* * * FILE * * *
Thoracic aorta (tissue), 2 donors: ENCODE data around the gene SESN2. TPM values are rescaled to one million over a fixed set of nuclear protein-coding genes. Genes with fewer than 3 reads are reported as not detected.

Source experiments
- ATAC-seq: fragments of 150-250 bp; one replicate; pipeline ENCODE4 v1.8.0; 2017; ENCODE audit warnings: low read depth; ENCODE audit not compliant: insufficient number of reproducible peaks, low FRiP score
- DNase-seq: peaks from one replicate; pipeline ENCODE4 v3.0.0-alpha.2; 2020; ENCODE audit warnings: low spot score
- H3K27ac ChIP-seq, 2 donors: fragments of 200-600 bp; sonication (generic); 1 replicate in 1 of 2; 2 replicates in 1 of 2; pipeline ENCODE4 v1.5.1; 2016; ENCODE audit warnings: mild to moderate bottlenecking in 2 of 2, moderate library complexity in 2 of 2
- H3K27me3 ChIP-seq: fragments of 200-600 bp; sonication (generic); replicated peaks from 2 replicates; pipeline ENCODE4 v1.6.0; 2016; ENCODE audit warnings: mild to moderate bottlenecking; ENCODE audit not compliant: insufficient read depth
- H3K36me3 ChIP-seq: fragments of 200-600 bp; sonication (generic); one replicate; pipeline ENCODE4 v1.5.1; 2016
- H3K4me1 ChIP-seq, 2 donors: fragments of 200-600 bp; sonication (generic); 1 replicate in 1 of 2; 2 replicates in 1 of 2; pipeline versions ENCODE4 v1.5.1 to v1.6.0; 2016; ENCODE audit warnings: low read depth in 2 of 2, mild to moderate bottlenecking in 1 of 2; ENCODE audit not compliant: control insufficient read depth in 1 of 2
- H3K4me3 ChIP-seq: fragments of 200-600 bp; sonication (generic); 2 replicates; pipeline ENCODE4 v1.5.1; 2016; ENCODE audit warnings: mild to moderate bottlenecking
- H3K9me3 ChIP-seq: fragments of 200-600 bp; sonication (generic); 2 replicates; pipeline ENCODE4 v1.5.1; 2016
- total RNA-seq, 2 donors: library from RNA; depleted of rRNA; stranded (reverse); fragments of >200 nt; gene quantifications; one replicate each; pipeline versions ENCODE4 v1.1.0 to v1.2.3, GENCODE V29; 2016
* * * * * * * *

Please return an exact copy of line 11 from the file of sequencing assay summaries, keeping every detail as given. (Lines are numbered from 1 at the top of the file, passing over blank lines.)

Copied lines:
- total RNA-seq, 2 donors: library from RNA; depleted of rRNA; stranded (reverse); fragments of >200 nt; gene quantifications; one replicate each; pipeline versions ENCODE4 v1.1.0 to v1.2.3, GENCODE V29; 2016